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  • Uncle Dave Griffin

Tail of the Weak 4.16

Updated: Jan 27, 2020

Tail of the Weak is a series of insights and musical memories from the mind of Uncle Dave Griffin, singer/songwriter and founder of the Annual Gram Parsons Guitar Pull and Tribute Festival, from Waycross, Georgia.

Like everybody who had a fairly normal life as a child, Easter memories hold a special place in my mind. My earliest recollections are of two songs I used to hear played on our record player at home—“Easter Parade” written by Irving Berlin—and “Peter Cottontail” composed in 1949 by Steve Nelson and Jack Rollins, the same guys who wrote “Frosty the Snowman” a year later.

The Easter baskets we received on Sunday mornings back in the Fifties were covered with colorful, see-through cellophane wrapping. Nestled atop the fake green grass within were the obligatory chocolate rabbit, along with yellow, marshmallow Peeps chicks, jelly beans, and candy-coated, marshmallow eggs, which if you ate enough of those in a single afternoon, you'd surely turn the same color as the green ones.

L: Brother Gary, Uncle Dave, Sister Deb, and Dear Mama. 1960  R: Bro. Gary, Uncle Dave, Sis Deb, Mama and Daddy. 1967
L: Brother Gary, Uncle Dave, Sister Deb, and Dear Mama. 1960 R: Bro. Gary, Uncle Dave, Sis Deb, Mama and Daddy. 1967

It was imperative that we dress up as much as our parents' pocketbooks would allow and attend Easter church services—in my case that was at Calvary Baptist in Waycross, Georgia;and, from my earlier years as a kid, I recall a slick pair of white buck shoes and a handsome brimmed hat.

In 1967, by the time I was entering high school, Daddy had retired from the Air Force and was working at Jacobson's Clothing Store downtown, enabling me to dabble in fine men's fashion at a discount.

My immediate family of kin on the Griffin side was a large group, containing at least 13 cousins, making the Easter egg hunts after church highly competitive. When our family was stationed overseas in Tripoli, Libya, memories of the 1959 Easter picnic and egg hunt right outside the walls of Mussolini's summer home are etched in my brain—thanks to Daddy's 8 mm silent movie camera, which I got hold of earlier that Sunday morning, accidentally tripping the speed to slow-motion.

Uncle Dave and Brother Gary just outside Mussolini's summer palace.  Tripoli, Libya, 1959.
Uncle Dave and Brother Gary just outside Mussolini's summer palace. Tripoli, Libya, 1959.

The religious importance of Easter Sunday is not lost on those raised up in the Bible Belt; but, for a little south Georgia boy whose religion was running barefoot through the backyard pasture at the first sign of springtime weather, it seemed unholy to hear my parents admonish me, “Not until Easter!”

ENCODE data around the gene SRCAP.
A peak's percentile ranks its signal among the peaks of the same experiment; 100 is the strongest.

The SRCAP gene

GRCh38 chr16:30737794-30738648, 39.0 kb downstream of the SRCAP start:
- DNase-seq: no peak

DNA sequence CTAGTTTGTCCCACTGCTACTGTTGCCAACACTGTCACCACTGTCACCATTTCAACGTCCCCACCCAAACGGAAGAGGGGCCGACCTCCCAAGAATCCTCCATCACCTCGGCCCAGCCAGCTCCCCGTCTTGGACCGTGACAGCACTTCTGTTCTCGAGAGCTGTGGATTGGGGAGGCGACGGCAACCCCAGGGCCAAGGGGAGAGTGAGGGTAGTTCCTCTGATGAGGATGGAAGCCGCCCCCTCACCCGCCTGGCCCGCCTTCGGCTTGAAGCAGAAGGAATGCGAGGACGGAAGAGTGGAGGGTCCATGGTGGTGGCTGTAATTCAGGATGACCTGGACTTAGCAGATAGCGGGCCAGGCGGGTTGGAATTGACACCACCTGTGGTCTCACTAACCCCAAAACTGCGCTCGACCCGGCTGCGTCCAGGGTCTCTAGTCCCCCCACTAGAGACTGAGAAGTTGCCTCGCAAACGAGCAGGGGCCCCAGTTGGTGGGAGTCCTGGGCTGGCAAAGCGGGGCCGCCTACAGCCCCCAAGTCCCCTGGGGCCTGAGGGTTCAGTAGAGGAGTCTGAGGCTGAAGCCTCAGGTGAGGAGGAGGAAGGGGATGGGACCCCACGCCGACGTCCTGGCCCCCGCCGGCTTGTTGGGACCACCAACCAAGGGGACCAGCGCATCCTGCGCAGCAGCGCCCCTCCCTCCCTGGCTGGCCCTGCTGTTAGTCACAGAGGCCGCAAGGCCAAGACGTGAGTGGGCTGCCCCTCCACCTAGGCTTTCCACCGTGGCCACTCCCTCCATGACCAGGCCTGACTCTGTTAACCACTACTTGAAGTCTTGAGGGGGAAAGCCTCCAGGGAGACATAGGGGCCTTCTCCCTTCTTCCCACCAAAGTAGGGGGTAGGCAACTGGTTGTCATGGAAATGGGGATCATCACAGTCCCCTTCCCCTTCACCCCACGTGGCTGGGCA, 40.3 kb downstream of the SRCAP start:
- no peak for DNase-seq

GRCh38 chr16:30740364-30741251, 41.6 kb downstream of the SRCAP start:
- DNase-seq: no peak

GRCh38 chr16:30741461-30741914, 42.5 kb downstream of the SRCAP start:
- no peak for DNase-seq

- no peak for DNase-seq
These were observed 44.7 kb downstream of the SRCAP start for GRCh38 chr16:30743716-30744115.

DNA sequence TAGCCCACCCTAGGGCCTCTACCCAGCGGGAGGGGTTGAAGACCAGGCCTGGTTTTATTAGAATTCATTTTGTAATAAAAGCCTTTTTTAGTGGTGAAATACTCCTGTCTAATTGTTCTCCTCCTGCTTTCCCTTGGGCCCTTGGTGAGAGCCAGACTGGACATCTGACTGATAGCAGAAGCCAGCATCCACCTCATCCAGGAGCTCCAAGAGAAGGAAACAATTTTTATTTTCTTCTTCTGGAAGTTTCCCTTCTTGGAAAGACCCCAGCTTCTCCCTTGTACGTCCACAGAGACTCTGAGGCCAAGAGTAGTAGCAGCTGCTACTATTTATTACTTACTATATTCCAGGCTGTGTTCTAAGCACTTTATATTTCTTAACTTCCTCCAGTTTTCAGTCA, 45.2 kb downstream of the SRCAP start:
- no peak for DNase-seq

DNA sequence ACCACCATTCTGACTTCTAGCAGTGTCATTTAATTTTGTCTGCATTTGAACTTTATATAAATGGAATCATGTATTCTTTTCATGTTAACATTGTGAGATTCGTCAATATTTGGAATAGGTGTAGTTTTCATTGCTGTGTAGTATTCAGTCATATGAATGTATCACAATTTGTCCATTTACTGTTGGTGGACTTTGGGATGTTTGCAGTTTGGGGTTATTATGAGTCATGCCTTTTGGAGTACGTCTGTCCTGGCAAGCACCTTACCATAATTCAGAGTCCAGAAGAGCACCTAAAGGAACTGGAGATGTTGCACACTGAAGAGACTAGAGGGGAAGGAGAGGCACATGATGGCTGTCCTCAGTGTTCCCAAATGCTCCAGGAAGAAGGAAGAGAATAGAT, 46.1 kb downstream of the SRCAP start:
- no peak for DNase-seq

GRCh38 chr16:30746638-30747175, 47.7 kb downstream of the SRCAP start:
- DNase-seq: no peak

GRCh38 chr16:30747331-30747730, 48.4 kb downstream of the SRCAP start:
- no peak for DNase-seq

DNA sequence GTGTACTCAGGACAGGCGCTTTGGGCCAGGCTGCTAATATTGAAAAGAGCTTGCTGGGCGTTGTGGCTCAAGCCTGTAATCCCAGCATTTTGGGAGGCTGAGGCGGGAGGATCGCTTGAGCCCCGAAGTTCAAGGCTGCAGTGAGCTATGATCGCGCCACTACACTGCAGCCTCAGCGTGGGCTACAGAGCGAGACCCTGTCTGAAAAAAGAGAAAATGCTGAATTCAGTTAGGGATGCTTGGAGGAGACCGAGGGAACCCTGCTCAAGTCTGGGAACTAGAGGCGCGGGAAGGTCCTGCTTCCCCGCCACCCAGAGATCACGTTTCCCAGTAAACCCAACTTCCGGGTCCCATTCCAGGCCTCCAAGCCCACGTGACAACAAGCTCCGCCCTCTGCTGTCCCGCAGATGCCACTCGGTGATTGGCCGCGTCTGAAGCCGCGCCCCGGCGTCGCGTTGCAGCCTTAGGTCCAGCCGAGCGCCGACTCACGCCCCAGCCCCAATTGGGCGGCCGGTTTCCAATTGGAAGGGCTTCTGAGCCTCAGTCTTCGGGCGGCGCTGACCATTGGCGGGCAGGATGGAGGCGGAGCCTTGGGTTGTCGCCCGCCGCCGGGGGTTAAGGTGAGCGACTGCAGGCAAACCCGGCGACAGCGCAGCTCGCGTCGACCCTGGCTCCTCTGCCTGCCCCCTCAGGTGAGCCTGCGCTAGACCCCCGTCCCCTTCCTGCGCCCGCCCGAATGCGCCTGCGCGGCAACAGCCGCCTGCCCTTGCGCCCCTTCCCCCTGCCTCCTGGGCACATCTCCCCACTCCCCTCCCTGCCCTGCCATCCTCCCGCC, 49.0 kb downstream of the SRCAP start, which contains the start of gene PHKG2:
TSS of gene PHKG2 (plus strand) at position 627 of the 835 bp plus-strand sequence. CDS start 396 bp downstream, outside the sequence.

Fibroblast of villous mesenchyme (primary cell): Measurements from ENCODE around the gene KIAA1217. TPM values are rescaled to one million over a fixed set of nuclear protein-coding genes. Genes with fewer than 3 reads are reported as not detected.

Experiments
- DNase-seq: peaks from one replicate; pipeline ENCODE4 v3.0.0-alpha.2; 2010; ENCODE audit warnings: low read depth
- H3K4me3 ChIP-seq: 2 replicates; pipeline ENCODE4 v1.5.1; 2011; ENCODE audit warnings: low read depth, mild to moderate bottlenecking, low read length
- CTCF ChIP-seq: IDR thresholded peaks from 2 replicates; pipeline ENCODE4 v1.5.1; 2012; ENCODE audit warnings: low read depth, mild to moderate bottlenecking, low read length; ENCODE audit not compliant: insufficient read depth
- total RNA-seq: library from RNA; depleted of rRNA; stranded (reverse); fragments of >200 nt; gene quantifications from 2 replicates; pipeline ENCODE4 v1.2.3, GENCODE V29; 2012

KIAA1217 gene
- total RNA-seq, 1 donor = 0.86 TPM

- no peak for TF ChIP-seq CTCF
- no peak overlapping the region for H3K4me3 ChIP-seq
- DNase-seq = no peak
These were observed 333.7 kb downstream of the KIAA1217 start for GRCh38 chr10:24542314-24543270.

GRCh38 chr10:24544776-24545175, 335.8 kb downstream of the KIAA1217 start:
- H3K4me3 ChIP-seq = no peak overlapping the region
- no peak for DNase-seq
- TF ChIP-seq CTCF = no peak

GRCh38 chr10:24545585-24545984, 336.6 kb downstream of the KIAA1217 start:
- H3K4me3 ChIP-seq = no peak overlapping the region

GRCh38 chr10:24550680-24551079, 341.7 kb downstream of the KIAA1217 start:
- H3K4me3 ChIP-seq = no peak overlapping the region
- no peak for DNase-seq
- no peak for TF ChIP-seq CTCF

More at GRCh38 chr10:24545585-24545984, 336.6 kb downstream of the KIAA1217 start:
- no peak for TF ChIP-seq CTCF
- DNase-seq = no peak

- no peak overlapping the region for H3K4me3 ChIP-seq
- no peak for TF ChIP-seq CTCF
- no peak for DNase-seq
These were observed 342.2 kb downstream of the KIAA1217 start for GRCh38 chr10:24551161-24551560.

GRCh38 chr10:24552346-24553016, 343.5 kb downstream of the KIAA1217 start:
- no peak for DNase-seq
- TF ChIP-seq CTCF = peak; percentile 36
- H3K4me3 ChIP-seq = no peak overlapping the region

I never understood why they used Easter as the threshold for shoe-shucking—especially since they were both children during the Great Depression. When you add to that the fact that Mama was raised on a farm outside of Hoboken, Georgia, then I was truly baffled.

Over the years, I've since reckoned that it must've been an old pioneer fear of the dreaded Creeping Eruption—which sounds fairly awful; but, after reading about it online, it's not near as bad as a straight up hookworm infection, whereby the tiny larvae penetrate your skin, and migrate to your lungs before settling in your gut. Up until Easter that is. Then I just suppose they pack up and leave the guts, lungs, and skin of south Georgia children and head north to Cleveland for the summer.

Along with being the barometer for barefootedness, Easter also marked the dates of the annual Washington, D.C. Senior Class trip of Ware County High School's Government class.

Like every group who went before us, the journey by train in 1971 was looked forward to as a symbolic rite of passage. Chaperoned by several of our 12th grade instructors, we were getting a taste of the freedom that graduation would provide in its ceremonious finality a few weeks later.

We stayed at the Hotel Harrington downtown—just five minutes from the White House where President Nixon was firmly ensconced 14 months prior to the bungled Watergate break-in—seven minutes from the Capitol steps where we posed for a panoramic group picture that has been rolled up for 48 years with the remains of a 1970s rubber band littering the bottom of my fireproof safe—and a two-minute jaunt from Ford's Theatre, which is a not-too-gentle reminder of how my head felt after Robert Gibbs slammed open my hotel room door as I sat crouched on the other side with a loaded water balloon. Seventeen-year-old shenanigans.

I was lucky to survive—but, alas, poor Abe.







Wistful Washington Memories thanks to Vickie Kimbrell Collison, Wendell Bagley, and Graham Dukes, Jr.

Memories straight from the mind of Uncle Dave Griffin

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